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In Dates, Nawal Nasrallah draws on her experience of growing up in the lands of ancient Mesopotamia, where the date palm was first cultivated, to explore the history behind the fruit. Dates have an important role in their arid homeland of the Middle East, where they are a dietary staple and can be consumed fresh or dried, as a snack or a dessert, and are even thought to have aphrodisiac qualities. In this history, Nasrallah describes the central role the date palm has played in the economy of the Middle East. This informative account of the date palm’s story follows its journey from its land of origin to the far-flung regions where it is cultivated today. Along the way, Nasrallah weaves many fascinating and humorous anecdotes that explore the etymology, history, culture, religion, myths, and legends surrounding dates. For example, she explains how the tree came to be a symbol of the Tree of Life and associated with the fiery phoenix bird, the famous ancient goddess Ishtar, and the moon, and how the medjool date acquired its name. This delightful and unusual book is generously illustrated with many beautiful images, and supplemented with more than a dozen delicious date recipes for savory dishes, sweets, and wine.
Most of us like to look at them, but why on earth would anyone want to eat them? As Constance L. Kirker and Mary Newman show in this book, however, flowers have a long history as a tasty ingredient in a variety of cuisines. The Greeks, Romans, Persians, Ottomans, Mayans, Chinese, and Indians all knew how to cook with them for centuries, and today contemporary chefs use them to add something special to their dishes. Edible Flowers is the fascinating history of how flowers have been used in cooking, from ancient Greek dishes to the today’s molecular gastronomy and farm-to-table restaurants. Looking at flowers’ natural qualities: their unique and beautiful appearance, their pungent fragrance, and their surprisingly good taste, Kirker and Newman proffer a bouquet of dishes—from soups to stews to desserts to beverages—that use them in interesting ways. Tying this culinary history into a larger cultural one, they show how flowers’ cultural, symbolic, and religious connotations have added value and meaning to dishes in daily life and special occasions. From fried squash blossoms to marigold dressings, this book rediscovers the flower not just as something beautiful but as something absolutely delicious.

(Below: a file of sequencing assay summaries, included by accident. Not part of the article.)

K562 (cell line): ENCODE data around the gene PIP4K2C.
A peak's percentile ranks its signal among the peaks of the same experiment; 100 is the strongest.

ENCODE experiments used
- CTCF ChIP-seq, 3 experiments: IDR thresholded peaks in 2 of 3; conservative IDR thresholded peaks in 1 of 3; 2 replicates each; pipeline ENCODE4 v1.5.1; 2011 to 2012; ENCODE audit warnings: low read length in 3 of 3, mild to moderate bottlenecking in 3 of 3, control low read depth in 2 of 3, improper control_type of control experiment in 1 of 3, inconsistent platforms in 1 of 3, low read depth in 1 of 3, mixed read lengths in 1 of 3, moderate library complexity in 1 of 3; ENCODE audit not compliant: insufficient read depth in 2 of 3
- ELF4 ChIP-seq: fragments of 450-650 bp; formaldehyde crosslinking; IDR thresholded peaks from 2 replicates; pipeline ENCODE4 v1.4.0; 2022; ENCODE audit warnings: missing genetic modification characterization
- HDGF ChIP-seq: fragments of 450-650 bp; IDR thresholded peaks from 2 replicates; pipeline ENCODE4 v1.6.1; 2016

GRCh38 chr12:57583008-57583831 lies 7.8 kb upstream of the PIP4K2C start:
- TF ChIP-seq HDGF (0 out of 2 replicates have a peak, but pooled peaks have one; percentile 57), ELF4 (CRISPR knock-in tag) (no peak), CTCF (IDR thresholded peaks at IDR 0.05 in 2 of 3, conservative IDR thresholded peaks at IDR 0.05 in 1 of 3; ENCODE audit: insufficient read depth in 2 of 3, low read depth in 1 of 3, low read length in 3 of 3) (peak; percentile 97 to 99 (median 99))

Char-grilled or boiled? Sauerkraut or chili? Mustard or ketchup? Vienna Beef or Sabrett? Only these questions could be raised about one of the world’s favorite backyard, picnic, ballgame, and street foods—the hotdog. Though nearly two billion hot dogs are consumed by Americans annually in the month of July alone, there is absolutely no consensus on which is the right way to serve up a hotdog. In Hot Dog, well known food historian Bruce Kraig recounts the history of this popular “tube steak” from the origin of the sausage 20,000 years ago to its central place in American culture today. Kraig discusses the many brands, including Hebrew National, Pearl, Sabrett, and Vienna Beef, and the regional variations that go along with them—like kosher-style New York dogs loaded with mustard and sauerkraut, New England dogs with Boston Baked Beans, and fully-loaded Chicago style hotdogs, complete with mustard, onion, relish, sport peppers, a dill pickle spear, a dash of celery salt, and tomato slices (but never, ever ketchup). Hot Dog covers the other international sausages, like bologna and bockwurst, as well, and explores some of the apocryphal tales of the hotdog in history—like the origin of its name and whether Queen Elizabeth II was truly served hotdogs on a visit to the White House. Packed with tasty facts and recipes, Hot Dog reveals the rich history and passionate opinions about this seemingly ordinary food.
A lighthearted chronicle of how foods have transformed human culture throughout the ages traces the barley- and wheat-driven early civilizations of the near East through the corn and potato industries in America.